Louise at home aboard their yacht, the Mipooka, to Ferrari’s chagrin

At Le Mans for the 24 Hours, Collins shared a new Testarossa with Hawthorn, who joked that racing for so long was no fun and that they should break the car in time to be back in England for Sunday lunch. When the clutch overheated, Collins was forced to retire and Hawthorn’s prophecy came true – while the team was able to drive the ‘broken’ car back to the pits once the clutch had cooled sufficiently.

All this was fuel on the fires of intrigue at Maranello, and an enraged Enzo Ferrari turned to Musso as the stick with which to beat the ungrateful young Englishman.

Collins at speed in the British GP - his last victory

Collins at speed in the 1958 British GP – his last victory

Both Collins and Musso retired from the Belgian Grand Prix but in France it seemed that Musso was thoroughly wound-up to win at any cost. Ferrari initially forbade Collins from driving in the main race but later relented. Nevertheless Reims was a circuit on which the lionhearted Hawthorn thrived and he claimed victory for the Scuderia while the tragic Musso crashed fatally while trying to keep up.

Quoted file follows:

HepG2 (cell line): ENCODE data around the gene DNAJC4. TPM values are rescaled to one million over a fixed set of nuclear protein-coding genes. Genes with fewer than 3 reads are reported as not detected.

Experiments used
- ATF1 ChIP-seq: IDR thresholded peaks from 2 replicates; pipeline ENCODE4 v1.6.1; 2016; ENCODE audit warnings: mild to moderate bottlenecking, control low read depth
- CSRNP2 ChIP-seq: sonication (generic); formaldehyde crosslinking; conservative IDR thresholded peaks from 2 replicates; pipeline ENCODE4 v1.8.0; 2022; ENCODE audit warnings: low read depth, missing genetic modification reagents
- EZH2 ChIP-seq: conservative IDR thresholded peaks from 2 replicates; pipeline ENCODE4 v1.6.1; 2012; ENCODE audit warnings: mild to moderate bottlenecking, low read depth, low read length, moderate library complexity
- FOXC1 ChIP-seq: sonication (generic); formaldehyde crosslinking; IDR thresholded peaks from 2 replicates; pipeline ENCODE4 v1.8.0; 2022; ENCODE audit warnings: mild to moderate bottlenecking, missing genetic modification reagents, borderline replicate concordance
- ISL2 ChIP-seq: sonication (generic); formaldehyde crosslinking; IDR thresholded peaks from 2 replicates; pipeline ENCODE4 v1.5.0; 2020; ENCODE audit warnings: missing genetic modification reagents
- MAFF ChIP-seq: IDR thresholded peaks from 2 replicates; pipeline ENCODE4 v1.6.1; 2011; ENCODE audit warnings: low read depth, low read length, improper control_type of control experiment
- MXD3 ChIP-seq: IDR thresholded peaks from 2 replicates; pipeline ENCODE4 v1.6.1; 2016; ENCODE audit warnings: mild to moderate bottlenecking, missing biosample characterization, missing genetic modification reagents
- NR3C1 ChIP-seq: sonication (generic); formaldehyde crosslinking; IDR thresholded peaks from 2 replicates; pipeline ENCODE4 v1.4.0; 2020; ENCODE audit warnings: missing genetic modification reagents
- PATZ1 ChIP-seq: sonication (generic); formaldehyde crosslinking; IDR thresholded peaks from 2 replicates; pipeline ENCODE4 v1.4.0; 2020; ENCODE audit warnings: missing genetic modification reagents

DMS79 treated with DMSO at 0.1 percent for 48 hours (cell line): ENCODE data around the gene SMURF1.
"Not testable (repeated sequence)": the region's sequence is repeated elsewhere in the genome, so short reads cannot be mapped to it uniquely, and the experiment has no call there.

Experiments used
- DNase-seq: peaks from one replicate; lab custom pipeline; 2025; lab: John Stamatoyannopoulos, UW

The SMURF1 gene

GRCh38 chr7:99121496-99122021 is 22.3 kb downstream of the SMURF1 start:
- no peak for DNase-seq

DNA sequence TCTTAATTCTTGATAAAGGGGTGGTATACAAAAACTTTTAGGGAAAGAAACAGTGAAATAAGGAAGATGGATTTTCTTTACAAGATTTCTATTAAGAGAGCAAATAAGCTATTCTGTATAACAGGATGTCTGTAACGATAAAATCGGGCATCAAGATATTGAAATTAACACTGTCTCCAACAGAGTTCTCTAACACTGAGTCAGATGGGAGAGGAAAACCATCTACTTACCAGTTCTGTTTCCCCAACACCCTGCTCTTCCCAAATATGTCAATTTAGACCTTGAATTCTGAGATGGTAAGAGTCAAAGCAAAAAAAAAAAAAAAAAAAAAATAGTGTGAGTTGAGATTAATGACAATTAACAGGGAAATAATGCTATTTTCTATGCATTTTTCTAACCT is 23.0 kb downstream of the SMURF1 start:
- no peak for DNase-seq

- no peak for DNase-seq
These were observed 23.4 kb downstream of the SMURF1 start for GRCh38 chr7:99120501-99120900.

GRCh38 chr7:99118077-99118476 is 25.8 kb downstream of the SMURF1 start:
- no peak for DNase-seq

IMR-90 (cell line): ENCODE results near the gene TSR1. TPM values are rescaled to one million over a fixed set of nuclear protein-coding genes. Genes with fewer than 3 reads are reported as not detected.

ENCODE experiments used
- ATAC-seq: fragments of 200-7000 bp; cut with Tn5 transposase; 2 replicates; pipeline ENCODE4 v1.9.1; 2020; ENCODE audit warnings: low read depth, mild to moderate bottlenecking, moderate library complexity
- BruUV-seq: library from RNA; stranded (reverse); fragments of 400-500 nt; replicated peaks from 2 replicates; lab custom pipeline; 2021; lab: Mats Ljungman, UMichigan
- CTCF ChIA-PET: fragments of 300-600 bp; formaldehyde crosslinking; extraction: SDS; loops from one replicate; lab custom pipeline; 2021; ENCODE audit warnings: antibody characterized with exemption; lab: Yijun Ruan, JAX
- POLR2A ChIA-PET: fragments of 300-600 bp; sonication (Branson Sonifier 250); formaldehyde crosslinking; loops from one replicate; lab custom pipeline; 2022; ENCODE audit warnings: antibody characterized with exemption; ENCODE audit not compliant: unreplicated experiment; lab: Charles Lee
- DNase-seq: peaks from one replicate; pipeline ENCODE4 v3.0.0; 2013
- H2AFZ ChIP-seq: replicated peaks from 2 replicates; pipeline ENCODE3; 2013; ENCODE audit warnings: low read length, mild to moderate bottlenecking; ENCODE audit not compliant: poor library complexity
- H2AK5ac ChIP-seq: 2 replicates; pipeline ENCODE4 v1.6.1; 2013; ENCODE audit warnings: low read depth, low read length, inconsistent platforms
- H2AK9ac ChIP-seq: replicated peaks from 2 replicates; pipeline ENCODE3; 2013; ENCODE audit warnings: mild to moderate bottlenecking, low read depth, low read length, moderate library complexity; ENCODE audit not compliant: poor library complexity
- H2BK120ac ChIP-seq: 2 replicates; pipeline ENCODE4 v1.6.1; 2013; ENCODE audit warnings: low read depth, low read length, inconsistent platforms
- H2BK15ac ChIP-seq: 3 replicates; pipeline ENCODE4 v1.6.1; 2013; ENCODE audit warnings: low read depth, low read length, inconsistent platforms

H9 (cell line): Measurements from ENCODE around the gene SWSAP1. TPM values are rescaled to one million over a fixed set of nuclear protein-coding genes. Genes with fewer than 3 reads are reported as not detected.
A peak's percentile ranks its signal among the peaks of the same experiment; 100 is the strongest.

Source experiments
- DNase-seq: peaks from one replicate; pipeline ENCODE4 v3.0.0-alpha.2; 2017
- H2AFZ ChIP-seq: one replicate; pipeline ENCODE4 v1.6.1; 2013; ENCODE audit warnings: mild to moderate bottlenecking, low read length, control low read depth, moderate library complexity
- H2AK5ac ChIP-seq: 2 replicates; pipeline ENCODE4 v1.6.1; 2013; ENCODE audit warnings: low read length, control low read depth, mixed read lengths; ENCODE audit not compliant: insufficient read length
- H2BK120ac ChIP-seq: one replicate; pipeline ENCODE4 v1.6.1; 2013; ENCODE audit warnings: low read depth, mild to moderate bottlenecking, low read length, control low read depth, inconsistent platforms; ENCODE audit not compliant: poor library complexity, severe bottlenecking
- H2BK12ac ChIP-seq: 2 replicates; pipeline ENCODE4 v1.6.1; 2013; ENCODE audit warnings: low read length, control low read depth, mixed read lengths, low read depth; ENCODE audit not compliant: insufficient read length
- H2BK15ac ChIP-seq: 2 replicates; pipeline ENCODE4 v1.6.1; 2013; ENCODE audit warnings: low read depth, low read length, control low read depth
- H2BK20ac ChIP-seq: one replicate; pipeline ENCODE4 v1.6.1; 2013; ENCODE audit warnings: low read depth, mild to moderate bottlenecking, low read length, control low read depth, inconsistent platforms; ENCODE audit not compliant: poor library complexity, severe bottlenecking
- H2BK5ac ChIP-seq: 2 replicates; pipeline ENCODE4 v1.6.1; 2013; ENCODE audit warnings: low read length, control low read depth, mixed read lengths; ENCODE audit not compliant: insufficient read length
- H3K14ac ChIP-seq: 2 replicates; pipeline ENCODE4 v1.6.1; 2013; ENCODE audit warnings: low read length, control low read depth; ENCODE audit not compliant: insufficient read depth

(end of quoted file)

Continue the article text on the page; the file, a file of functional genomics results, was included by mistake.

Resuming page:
The British Grand Prix saw the return of the old Peter Collins. Perhaps inspired by Ferrari’s attempt to drop him from in France, he was simply unbeatable despite the presence of both Hawthorn and the Vanwall of Stirling Moss… with much talk of the 1959 season, it seemed that Collins was now firmly back in the saddle at Ferrari.

To the victor, the spoils. Hawthorn and Collins celebrate Silverstone sucess

To the victor, the spoils: Hawthorn and Collins celebrate Silverstone success

The next stop was the Nürburgring one week later for the German Grand Prix. Initially Moss led but his Vanwall’s magneto broke, leaving Hawthorn and Collins out in front from a charging Tony Brooks in the second Vanwall, who duly caught and passed them.